With the release of AiM's next generation of loggers (the MXL2 and MXG), they have started the transition over to Race Studio 3. The new software package has significantly increased capabilities in the dash programming, sensor configs, and the two digital outputs. Many people have some trouble creating the custom sensors and/or understanding all the different way they can use them. This Featured Article will help with that and teach folks how to use some of these new features.
Stack has released their new LED logging dash. It features a very high quality, super bright 7" LED display. Time will tell how well it catches on, but it's a well built unit.
Click read more to see the announcement and photos.
Mazdaspeed brought Roger Cadell (AiM Sports National Training Manager and friend of TrailBrake.net) and Randy Pobst (Championship Winning Driver, Coach, and author) together to do a webinar together. While based on AiM examples, this webinar is fulled with examples and ideas that are applicable to all cars and data systems.
Click the title or read more for the video.
Going through the first day of the PRI show, there was so much to see. Lots of new developments from many companies. One of the most exciting things was the release of the MXS dash from AiM. Built with the same hardware and performance as the MXL2 and MXG, it provides a high quality full color screen like the MXG but in the space constraints of the MXL2.
TrailBrake.net hosted a Motorsport Data Seminar presented by Jorge Segers. This two day, high level session was a major success with attendance from some of the top Tudor United Sports Car Championship, Mazda Road to Indy, and manufacturers. The material paralleled the information in the second edition of his book, Analysis Techniques for Racecar Data Analysis. This was Jorge's first seminar in the US in over 3 years and left all the attendees with new knowledge and insights to improve their car engineering and driver development.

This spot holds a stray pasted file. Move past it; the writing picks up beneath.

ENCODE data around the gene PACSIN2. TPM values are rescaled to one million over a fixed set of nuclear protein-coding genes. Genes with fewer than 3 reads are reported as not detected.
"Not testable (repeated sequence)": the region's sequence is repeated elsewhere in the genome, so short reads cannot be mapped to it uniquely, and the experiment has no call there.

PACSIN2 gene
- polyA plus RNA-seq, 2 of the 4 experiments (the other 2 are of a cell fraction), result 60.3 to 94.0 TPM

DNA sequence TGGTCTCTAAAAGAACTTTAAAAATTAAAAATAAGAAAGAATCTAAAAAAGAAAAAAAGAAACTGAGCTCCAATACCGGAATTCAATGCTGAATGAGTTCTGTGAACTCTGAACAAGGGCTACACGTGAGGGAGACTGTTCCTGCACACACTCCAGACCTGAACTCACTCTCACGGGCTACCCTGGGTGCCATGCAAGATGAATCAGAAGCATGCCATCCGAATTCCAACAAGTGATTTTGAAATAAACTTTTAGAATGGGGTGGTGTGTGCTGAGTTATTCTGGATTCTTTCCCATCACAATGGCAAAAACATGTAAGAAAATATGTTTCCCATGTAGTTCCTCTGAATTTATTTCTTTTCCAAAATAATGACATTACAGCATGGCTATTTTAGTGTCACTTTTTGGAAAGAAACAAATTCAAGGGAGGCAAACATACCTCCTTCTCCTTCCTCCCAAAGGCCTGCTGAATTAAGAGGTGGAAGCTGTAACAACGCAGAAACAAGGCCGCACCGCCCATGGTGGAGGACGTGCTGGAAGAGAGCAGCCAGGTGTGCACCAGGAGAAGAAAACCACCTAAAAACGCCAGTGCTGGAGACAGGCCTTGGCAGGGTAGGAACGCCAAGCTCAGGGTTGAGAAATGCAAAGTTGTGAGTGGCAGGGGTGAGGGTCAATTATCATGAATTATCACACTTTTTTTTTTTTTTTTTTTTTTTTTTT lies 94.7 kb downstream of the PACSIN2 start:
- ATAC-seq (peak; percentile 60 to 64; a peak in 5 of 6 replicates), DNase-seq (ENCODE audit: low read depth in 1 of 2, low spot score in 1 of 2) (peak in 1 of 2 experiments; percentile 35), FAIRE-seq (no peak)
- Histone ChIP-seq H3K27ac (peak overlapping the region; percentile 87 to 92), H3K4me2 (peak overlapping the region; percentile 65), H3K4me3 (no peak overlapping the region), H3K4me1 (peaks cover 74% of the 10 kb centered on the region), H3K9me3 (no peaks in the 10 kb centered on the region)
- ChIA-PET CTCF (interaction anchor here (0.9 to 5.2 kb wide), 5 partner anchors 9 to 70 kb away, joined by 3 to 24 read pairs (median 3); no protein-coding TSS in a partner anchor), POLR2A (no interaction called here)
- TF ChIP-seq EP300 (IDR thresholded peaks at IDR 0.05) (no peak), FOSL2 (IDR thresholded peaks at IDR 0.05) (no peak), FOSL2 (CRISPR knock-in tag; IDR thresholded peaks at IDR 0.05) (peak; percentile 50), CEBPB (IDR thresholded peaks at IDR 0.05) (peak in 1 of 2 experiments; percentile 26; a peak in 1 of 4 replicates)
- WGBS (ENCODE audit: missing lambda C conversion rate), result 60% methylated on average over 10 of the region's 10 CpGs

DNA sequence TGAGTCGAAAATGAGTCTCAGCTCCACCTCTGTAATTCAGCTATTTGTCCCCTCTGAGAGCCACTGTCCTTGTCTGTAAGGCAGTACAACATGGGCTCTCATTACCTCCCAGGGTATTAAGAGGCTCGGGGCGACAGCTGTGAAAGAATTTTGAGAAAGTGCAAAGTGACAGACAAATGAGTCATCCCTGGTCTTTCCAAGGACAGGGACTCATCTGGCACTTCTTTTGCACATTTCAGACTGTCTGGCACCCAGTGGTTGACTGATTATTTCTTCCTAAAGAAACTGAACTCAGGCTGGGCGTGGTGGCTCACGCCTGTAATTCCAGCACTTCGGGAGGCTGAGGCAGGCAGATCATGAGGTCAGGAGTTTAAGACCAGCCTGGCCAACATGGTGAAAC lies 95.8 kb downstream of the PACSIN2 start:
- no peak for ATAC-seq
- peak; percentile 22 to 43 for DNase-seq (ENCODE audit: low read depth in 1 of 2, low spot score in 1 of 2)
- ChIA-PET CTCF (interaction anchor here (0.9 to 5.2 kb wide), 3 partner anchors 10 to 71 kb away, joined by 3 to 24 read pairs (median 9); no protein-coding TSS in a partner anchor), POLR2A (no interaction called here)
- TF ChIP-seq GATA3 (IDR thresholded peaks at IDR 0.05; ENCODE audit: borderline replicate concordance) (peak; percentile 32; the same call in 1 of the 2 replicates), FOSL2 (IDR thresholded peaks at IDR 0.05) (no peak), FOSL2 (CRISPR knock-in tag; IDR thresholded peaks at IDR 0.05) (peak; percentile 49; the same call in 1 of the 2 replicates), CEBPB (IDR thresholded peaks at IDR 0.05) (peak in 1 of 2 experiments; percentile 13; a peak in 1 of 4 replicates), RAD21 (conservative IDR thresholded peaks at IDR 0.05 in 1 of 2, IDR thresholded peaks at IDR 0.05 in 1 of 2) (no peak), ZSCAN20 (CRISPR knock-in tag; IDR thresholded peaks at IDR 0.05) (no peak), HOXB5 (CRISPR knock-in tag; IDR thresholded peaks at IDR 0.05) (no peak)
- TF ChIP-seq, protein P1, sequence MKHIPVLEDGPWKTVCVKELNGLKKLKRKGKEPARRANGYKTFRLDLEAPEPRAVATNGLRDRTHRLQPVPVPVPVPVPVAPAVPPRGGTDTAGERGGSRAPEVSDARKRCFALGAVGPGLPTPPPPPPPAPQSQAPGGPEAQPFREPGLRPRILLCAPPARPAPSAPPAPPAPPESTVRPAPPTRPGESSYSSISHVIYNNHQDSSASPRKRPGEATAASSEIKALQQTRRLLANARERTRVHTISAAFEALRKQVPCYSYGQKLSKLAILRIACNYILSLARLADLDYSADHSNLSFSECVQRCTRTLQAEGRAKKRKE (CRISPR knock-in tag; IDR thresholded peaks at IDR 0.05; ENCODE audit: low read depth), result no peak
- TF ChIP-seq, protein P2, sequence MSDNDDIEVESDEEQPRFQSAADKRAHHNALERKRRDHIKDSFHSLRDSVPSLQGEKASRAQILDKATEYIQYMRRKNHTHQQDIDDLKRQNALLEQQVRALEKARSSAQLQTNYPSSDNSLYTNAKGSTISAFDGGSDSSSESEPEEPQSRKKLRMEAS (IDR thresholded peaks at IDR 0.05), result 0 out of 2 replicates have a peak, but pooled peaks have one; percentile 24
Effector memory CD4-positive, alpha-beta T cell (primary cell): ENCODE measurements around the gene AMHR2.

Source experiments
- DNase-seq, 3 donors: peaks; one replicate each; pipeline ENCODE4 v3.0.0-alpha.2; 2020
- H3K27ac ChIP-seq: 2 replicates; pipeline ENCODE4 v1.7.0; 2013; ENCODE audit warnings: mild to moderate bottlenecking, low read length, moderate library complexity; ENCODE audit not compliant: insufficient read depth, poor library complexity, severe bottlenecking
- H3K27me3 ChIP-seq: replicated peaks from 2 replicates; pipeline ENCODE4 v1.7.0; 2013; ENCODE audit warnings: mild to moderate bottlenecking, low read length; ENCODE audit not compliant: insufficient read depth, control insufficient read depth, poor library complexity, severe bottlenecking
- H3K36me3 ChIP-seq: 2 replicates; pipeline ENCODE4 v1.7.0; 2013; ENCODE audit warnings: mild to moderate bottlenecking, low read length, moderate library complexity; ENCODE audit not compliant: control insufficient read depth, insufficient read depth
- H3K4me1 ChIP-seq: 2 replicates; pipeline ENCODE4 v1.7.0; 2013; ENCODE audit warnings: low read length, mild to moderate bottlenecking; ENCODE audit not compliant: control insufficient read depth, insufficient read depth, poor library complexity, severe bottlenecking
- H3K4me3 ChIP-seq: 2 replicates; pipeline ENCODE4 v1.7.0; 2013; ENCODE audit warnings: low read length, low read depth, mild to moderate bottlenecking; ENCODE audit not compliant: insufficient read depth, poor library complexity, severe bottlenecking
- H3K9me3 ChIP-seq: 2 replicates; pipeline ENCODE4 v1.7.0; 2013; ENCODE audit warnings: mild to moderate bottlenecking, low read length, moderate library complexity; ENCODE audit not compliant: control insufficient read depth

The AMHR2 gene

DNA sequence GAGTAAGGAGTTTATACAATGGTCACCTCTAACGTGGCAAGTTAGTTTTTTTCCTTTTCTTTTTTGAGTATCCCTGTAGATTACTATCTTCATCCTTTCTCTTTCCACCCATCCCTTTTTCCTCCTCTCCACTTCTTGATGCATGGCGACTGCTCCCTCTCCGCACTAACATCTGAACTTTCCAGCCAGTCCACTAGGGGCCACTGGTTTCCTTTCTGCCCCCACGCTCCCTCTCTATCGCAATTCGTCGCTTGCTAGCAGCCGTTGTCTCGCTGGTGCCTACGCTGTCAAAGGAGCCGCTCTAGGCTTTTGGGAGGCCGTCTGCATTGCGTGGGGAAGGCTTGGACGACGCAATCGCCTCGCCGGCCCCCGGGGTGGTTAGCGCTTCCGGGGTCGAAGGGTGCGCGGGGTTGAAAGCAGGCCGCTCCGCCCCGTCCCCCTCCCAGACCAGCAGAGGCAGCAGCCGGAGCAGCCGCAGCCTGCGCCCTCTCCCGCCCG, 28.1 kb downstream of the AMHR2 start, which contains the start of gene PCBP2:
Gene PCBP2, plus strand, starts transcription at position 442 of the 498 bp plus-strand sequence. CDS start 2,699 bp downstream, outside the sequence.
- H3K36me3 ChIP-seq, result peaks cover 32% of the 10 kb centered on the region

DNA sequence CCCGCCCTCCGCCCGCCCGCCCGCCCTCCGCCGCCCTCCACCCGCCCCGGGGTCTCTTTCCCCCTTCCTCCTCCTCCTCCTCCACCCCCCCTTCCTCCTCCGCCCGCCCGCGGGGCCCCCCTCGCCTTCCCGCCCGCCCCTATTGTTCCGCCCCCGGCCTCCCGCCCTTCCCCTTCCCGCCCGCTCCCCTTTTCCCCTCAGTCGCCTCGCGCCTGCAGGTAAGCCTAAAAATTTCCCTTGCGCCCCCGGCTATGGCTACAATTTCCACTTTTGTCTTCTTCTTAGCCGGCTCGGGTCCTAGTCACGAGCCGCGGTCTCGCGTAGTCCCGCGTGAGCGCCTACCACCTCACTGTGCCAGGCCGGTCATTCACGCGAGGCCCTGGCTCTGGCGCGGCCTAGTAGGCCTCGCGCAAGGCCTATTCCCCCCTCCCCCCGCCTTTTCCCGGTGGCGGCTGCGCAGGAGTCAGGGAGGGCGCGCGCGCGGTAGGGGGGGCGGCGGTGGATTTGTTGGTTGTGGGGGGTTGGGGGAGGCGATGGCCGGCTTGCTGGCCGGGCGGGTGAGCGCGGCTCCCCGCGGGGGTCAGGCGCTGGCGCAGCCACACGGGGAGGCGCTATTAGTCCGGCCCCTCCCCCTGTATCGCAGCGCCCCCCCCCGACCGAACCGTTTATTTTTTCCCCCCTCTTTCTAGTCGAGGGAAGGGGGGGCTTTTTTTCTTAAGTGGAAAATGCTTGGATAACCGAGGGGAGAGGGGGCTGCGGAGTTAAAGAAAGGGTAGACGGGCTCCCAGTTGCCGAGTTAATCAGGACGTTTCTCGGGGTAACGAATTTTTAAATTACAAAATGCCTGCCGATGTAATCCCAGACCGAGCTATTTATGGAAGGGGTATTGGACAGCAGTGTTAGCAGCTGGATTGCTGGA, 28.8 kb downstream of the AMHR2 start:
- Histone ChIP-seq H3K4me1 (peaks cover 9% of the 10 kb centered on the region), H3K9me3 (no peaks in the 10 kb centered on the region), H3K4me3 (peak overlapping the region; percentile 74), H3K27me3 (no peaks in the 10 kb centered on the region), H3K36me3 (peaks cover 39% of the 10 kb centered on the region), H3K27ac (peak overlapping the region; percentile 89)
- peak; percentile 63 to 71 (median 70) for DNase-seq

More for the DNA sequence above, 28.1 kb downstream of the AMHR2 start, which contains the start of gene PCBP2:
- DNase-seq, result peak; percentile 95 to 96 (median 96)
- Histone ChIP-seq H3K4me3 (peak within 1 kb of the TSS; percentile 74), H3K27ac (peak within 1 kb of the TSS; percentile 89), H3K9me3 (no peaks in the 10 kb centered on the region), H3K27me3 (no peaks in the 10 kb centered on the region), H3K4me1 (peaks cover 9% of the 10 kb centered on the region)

Recently there have been two neat new electrical items that can really help out a club racer. While not directly sensors themselves, they may help you out and keep you in a race, rather than retiring early not knowing why.
Ever notice one car doesn’t look as good over the bumps as another. Most times we chalk it up to better dampers, different suspension designs, or even the driver’s skill and/or track position when they hit the bumps. While those things certainly play a major role in how the car looks and handles, sometimes there is more at play.
Check out this trace and see what you notice. The top graph is the front shock positions and the bottom is the rear shock positions.
Long a favorite of people with iPhones, Harry's Lap Timer is now available for Android based phones. For folks who are interested in checking out what data has to offer without spending too much, this is a great way to start. Find it here at the Google store.
Shock data can be used for many different things. Lots of times, it’s thought that the shock data is only good for tuning – finding that sweet spot of dampening. Just as often, the shock data can show other things, especially when something is wrong in the suspension. While the data won’t tell us exactly what is wrong, it can show us symptoms of the root cause and allow us to dig deeper.